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Last Updated: 27/Jan/2019

Dynamically position button using polynomial regression

Added on 27/Jan/2019

But why?

I wanted to implement a design similar to the one below, where the button is always be positioned above the portal.

Expected design
Fig.1 - The design to implement.
Fig.2 - Background.


I wanted to experiment with a bruteforce solution to position the button dynamically based on the screen size.

To achieve this I:

  1. Collected datapoints for the optimal position on different screen sizes.
  2. Then trained a model based on these datapoints to predict optimal button position.
  3. Finally positioned the button based on the returned coordinates when the page load.

Step 1: Collect datapoints

To collect the datapoints I added a new target at the center of the button on the background:

Background with target on button
Fig.3 - Background with target on button.

Then I added a JavaScript function to log the coordinates of my mouse & the screen size on each click:

var inputs = [];
var outputs = [];

document.onmousedown = function(e) {
  var x = e.pageX;
  var y = e.pageY;
  var h = screen.availHeight;
  var w = screen.availWidth;

  console.log('w:', w, 'h:', h, 'x:', x, 'y:', y);

  inputs.push({w: w, h: h});
  outputs.push({x: x, y: y});

Then I started clicking on the target while changing the screen size as shown in the video below:

Vid.1 - Video showing datapoints collection in action.

Step 2: Find optimal button position

Once I collected enough datapoints I converted them to a list of inputs (w, h) & outputs (x, y):

> 'X = [' + inputs.map((e, i) => {return `(${e.w}, ${e.h})`;}).join(', ') + ']';
< X = [(2318, 1422), (2290, 1422), (2262, 1422), (2202, 1422), ...]

> 'Y = [' + outputs.map((e, i) => {return `(${e.x}, ${e.y})`;}).join(', ') + ']';
< Y = [(416, 210), (413, 207), (414, 210), (413, 212), (414, 208), ...]

Then I used Gradient boosting technique with Multi Output Regressor from sklearn to train a regression model on these points:

from sklearn.ensemble import GradientBoostingRegressor
from sklearn.multioutput import MultiOutputRegressor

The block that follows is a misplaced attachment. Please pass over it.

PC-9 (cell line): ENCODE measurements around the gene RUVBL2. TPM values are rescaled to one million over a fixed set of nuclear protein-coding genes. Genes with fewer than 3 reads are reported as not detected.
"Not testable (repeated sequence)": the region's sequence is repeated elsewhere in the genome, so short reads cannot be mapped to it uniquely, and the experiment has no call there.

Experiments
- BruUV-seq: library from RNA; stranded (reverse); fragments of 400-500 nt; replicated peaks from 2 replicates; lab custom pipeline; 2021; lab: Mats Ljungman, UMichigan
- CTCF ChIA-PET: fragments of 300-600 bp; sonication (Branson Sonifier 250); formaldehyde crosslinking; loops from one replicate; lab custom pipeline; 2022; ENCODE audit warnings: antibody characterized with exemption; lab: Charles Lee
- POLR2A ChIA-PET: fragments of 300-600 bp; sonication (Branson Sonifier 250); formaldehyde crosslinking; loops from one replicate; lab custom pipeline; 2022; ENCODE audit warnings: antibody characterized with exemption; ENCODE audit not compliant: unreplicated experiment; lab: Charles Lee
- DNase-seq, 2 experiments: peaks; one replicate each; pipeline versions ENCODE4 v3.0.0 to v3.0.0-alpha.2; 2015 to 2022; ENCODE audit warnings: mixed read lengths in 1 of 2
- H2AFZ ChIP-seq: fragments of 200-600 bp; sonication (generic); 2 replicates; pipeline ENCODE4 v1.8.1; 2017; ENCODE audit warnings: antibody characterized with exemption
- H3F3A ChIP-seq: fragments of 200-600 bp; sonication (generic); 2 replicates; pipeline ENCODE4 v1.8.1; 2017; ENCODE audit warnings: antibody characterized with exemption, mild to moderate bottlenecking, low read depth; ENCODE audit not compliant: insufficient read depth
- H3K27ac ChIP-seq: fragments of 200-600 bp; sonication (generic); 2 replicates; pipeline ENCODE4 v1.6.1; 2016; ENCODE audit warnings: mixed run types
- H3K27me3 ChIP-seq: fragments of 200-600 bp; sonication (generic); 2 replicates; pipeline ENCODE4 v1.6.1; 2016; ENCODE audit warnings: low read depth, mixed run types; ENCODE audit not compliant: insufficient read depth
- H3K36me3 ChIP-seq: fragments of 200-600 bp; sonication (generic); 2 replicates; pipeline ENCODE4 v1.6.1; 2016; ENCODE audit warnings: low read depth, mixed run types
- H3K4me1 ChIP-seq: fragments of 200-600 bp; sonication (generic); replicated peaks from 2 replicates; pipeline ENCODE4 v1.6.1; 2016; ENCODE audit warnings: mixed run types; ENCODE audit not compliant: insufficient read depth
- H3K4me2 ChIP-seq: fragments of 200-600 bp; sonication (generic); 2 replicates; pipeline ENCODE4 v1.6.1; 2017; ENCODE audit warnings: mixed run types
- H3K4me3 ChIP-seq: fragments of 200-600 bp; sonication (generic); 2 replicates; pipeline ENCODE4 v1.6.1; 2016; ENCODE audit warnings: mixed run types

X = [...]
Y = [...]

model = MultiOutputRegressor(GradientBoostingRegressor(), n_jobs=-1)
model.fit(X, Y)

model.predict([[(2262, 1422)]])

Then I wrapped this model into a small Flask app that takes screen width & height as arguments and returns the optimal (x, y) coordinates for the button:

from flask import Flask, request, jsonify
from sklearn.ensemble import GradientBoostingRegressor
from sklearn.multioutput import MultiOutputRegressor

app = Flask(__name__)

def my_route():
  w = request.args.get('w', default = 100, type = int)
  h = request.args.get('h', default = 100, type = int)

  X = [...]
  Y = [...]

  model = MultiOutputRegressor(GradientBoostingRegressor(), n_jobs=-1)
  model.fit(X, Y)

  proposed_position = model.predict([[w, h]])

  return jsonify([proposed_position[0][0], proposed_position[0][1]])

Step 3: Position button on page load

Now that we have the model & api ready, we have to request the optimal button position from the api when loading the page and update the button position based on the coordinates that we get.

function position_apply_btn() {
  var h = window.innerHeight;
  var w = window.innerWidth;

  fetch('' + w + '&h=' + h)
  .then(response => {
    return response.json();
  .then(json => {
    let x = json[0];
    let y = json[1];

    set_position(x, y);

function set_position(x, y) {
  e = document.getElementById('action-btn');

  e.style.left = x - e.offsetWidth / 2 + 'px';
  e.style.top = y - e.offsetHeight / 2 + 'px';


Step 4: Result

Vid.2 - Video showing the end result.


I was surprised how well this turned out. I wonder if a similar but more optimized method (e.g. automatic screen resizes, optimal screen sizes …) can be used in a practical way to facilitate responsive web design?

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